The U.S. Senate Committee on Indian Affairs held a hearing July 15 on juvenile justice in Indian Country. It comes on the heels of three recent reports that conclude the system is failing Native American youth.
Native American youth suffer staggeringly high rates of substance abuse, exposure to violence and suicide. When those kids get in trouble, many tribes don’t want them locked up. The senators asked the panel for steps Congress could take to improve the juvenile justice system.
Darren Cruzan, BIA deputy director of justice services, said courts both on and off the reservation need to assess each case individually to decide what kind of help that child needs.
“We are working on an assessment tool that will better help courts, when offenders do come into the system, point them toward the services they need,” Cruzan said. “It may be anger management. It may be suicide ideations. It may be drug or alcohol treatment.”
University of Nevada Las Vegas professor Addie Rolnick said assessments are great, but more needs to be done.
“You can do all the screening in the world and you can do it well but if you have nothing to do with those kids after you screen them,” Rolnick said. “You could find out all the kids, 90 percent of the kids, were suffering from mental health issues. But if there was no where to put them it wouldn’t matter that you screened them.”
Rolnick called for funding of prevention efforts, diversion programs and other alternatives to jail. She also suggested amendments to federal juvenile justice laws that include tribes.
Native Americans have some of the highest substance abuse rates compared to other racial or ethnic groups. Alcohol and meth are the drugs of choice, but many tribal police have been overwhelmed by a new crop of heroin. Black tar heroin is cheap, addictive and destructive.
A decade ago, Ken Lewis almost lost his arm to an IV drug addiction. Twice he developed cysts in his veins that exploded in the hospital. When he came out of surgery the doctor prescribed pain killers. So he traded his meth and heroin for the prescribed opiates.
“I was at my wit’s end,” Lewis said. “I mean I was mentally gone, dead. Spiritually, I didn’t believe in a god. Emotionally, didn’t feel, didn’t realize I was hurting people or hurting myself. Physically, I probably should’ve been dead.”
A judge finally ordered Lewis to rehab. He went to Native American Connections. Indian Rehab, as it’s called, is an old two-story house in the middle of downtown Phoenix.
“The lady behind the desk came out and she gave me this big old hug,” Lewis recalled. “And inside I’m cussing her out. And she told me, ‘it’s going to be ok.’ And I was more mad because nobody told me that in a long time. I hadn’t heard those words. People gave up on me.”
The recovery program combines western practices like the 12 steps with traditional indigenous healing ceremonies. Lewis, an Akimel O’odham member, said the God talk wasn’t working. It was the sweat lodge that gave him the hope he so desperately needed.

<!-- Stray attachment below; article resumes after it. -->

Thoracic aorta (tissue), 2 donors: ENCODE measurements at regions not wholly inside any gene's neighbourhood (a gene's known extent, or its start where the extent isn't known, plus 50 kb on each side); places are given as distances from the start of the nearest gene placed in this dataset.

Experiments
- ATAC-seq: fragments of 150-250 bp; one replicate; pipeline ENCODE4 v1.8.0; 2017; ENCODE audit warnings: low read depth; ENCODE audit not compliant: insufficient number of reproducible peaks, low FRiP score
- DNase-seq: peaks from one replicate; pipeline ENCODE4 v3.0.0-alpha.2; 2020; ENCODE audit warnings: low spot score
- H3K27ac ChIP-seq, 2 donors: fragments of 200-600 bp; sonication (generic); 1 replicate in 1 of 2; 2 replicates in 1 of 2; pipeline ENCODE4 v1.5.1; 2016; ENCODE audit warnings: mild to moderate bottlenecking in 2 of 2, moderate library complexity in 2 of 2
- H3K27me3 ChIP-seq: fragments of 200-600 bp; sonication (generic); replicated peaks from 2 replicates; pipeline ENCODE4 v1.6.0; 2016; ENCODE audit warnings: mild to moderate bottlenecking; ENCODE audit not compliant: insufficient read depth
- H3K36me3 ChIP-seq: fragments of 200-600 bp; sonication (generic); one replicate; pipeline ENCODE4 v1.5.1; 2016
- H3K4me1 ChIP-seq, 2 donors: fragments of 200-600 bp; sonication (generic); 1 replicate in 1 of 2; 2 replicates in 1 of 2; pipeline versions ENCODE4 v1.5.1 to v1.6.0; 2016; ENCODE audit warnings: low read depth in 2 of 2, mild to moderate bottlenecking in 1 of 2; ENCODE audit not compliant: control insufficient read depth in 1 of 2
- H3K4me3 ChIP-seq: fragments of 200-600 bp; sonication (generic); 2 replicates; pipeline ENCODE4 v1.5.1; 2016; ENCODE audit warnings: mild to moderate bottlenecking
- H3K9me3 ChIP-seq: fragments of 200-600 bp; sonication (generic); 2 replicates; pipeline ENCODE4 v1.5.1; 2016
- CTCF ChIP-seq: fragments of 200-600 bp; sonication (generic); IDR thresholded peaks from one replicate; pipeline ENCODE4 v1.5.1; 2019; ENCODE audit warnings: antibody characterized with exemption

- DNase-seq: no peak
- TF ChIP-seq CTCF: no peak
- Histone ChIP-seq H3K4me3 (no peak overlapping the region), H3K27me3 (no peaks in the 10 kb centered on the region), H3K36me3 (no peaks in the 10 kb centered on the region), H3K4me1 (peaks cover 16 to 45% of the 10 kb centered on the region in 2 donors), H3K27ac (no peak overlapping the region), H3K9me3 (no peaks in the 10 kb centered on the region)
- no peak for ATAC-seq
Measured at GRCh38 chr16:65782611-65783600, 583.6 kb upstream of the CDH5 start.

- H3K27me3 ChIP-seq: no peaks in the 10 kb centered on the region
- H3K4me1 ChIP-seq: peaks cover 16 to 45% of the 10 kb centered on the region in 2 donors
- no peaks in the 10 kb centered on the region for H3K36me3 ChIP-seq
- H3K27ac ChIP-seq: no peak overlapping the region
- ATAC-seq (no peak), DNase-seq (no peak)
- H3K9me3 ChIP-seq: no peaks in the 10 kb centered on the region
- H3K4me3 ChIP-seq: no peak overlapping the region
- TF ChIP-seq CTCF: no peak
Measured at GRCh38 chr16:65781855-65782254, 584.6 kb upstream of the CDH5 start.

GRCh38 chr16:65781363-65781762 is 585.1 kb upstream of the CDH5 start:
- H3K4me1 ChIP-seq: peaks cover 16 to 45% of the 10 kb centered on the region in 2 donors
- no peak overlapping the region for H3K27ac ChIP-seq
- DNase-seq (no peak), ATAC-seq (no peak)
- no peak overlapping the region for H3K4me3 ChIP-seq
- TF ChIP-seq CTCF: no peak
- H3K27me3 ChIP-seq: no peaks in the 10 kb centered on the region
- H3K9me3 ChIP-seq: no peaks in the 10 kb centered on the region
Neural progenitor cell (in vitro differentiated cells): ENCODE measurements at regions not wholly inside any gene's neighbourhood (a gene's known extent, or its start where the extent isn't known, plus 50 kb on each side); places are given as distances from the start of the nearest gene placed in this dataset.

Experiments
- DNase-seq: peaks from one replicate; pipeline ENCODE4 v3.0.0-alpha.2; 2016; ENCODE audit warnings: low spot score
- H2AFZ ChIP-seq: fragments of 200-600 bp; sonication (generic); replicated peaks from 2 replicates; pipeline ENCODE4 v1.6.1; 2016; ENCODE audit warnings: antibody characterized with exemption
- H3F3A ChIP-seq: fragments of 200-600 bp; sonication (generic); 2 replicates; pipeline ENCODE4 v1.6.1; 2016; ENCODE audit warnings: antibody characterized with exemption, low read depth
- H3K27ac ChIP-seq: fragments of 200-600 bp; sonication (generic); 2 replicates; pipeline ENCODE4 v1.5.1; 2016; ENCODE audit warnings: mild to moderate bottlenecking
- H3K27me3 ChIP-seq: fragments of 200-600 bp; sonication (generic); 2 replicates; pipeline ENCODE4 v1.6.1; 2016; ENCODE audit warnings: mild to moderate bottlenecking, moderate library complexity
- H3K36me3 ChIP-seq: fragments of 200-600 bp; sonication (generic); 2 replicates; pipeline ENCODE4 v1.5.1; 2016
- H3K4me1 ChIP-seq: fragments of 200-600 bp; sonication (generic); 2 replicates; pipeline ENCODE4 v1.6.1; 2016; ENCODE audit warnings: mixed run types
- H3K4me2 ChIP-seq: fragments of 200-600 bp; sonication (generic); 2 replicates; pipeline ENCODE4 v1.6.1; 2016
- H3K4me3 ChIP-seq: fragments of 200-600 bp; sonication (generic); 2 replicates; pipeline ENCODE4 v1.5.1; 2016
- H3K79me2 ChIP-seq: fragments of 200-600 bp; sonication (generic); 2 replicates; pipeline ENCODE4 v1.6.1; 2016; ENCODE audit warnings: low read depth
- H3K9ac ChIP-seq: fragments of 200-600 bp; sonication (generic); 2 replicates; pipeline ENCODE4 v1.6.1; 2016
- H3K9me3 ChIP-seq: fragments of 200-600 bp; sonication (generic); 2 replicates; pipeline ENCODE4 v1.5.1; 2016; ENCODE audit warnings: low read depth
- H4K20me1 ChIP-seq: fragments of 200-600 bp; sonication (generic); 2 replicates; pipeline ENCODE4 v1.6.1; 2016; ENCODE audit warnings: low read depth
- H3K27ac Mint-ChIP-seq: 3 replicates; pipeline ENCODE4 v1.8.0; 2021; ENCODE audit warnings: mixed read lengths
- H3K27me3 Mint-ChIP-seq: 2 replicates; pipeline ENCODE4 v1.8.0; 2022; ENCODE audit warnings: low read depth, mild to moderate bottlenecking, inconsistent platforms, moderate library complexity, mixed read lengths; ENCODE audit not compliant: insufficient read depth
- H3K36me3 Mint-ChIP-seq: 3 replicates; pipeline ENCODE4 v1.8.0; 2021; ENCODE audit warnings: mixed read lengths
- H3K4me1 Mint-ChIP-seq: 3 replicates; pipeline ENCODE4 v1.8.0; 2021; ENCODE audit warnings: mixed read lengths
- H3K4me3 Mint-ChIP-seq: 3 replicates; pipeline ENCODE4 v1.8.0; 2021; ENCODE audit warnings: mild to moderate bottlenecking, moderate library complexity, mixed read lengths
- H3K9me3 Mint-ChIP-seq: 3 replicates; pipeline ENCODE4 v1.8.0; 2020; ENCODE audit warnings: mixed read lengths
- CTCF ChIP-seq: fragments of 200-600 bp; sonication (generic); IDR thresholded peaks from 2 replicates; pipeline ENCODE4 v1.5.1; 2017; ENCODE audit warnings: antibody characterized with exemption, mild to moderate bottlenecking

“This is the type of forgiveness of self, of cleansing, of a rebirth,” Lewis said. “And so when you’re coming out you’re feeling purified. You’re feeling worthy and that I can go into recovery. And so you’ve cleansed all those negative feelings and thoughts and decisions you made.”
Lewis has been clean for eight years and now works for Native American Connections. Many aren’t so lucky. A person addicted to heroin often winds up in jail or dead.
At the Coconino County Jail on the edge of the Navajo Nation, half of the inmates are Native American. So the sheriff invited Shannon Rivers to conduct sweat lodge ceremonies. Inside the razor-wire fence, Rivers recently built a fire next to a rebar structure. When the fire has heated a dozen or so stones he covered the frame with blankets. He then poured water over the hot rocks inside the sweat lodge.
“My job here is to help these men down a path of sobriety,” Rivers said. “And how we do that is through these ceremonies. Because what we know is a lot of the ways the western ways aren’t working.”
Rivers, himself a former addict, said the reasons why Native Americans have such high rates of incarceration and substance abuse are complex.
“For me, I still had that baggage that I grew up with as a Native person coming from a reservation,” Rivers said. “So I struggled with my shortcomings, my insecurities, my anger, my jealousy. That baggage is tied to our history as Native people.”
A history of government-run boarding schools, destruction of language and forced relocation.
And there’s a new problem: a recent FBI report shows the Mexican drug cartels are specifically targeting Indian Country. High unemployment on the reservations means many turn to trafficking and dealing. The cartels know the tribes lack law enforcement resources.